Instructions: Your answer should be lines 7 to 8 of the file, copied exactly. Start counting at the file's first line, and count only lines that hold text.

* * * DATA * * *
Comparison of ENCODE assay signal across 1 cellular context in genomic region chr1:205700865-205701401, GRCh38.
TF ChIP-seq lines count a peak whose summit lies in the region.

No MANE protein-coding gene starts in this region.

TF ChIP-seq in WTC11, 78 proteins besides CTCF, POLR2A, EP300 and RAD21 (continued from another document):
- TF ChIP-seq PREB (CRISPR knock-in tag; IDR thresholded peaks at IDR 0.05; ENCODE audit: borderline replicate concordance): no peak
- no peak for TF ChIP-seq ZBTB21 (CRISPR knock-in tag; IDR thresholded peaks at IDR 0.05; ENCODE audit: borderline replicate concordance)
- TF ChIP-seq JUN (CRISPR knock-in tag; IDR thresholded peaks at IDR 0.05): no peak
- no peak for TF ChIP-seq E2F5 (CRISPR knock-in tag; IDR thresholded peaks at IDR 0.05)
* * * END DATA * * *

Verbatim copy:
- TF ChIP-seq JUN (CRISPR knock-in tag; IDR thresholded peaks at IDR 0.05): no peak
- no peak for TF ChIP-seq E2F5 (CRISPR knock-in tag; IDR thresholded peaks at IDR 0.05)